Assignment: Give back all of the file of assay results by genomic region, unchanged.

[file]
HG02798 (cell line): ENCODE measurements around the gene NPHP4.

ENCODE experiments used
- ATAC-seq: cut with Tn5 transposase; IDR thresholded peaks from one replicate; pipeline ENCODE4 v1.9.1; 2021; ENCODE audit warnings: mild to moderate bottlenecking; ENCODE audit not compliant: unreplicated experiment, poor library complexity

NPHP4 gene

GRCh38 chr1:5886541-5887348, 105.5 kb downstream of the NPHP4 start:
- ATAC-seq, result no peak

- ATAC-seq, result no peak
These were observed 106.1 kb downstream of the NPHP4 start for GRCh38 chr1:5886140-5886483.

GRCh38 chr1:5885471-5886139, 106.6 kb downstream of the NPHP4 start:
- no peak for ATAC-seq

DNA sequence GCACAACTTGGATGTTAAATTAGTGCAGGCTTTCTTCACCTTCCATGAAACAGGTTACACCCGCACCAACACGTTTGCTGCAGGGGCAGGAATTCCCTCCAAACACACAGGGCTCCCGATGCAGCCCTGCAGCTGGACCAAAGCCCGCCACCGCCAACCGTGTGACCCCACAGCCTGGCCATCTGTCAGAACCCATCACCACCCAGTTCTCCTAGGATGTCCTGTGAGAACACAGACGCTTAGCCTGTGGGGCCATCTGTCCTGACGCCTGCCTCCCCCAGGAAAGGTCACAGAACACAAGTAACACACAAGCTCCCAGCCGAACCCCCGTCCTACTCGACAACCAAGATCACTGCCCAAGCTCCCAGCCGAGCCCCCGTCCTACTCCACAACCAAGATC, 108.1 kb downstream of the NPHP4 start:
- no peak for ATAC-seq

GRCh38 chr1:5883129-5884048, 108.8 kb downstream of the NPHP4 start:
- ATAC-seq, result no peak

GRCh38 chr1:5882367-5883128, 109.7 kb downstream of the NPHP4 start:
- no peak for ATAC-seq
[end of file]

HG02798 (cell line): ENCODE measurements around the gene NPHP4.

ENCODE experiments used
- ATAC-seq: cut with Tn5 transposase; IDR thresholded peaks from one replicate; pipeline ENCODE4 v1.9.1; 2021; ENCODE audit warnings: mild to moderate bottlenecking; ENCODE audit not compliant: unreplicated experiment, poor library complexity

NPHP4 gene

GRCh38 chr1:5886541-5887348, 105.5 kb downstream of the NPHP4 start:
- ATAC-seq, result no peak

- ATAC-seq, result no peak
These were observed 106.1 kb downstream of the NPHP4 start for GRCh38 chr1:5886140-5886483.

GRCh38 chr1:5885471-5886139, 106.6 kb downstream of the NPHP4 start:
- no peak for ATAC-seq

DNA sequence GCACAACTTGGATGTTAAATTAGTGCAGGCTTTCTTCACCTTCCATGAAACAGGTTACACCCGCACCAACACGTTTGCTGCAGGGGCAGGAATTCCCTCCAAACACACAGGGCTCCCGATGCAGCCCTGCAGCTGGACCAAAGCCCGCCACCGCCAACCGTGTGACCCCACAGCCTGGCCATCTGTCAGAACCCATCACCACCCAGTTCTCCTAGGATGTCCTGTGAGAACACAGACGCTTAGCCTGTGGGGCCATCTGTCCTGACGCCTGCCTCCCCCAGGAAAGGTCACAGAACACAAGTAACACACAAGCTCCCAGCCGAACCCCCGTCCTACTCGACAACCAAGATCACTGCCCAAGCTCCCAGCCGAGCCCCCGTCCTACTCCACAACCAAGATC, 108.1 kb downstream of the NPHP4 start:
- no peak for ATAC-seq

GRCh38 chr1:5883129-5884048, 108.8 kb downstream of the NPHP4 start:
- ATAC-seq, result no peak

GRCh38 chr1:5882367-5883128, 109.7 kb downstream of the NPHP4 start:
- no peak for ATAC-seq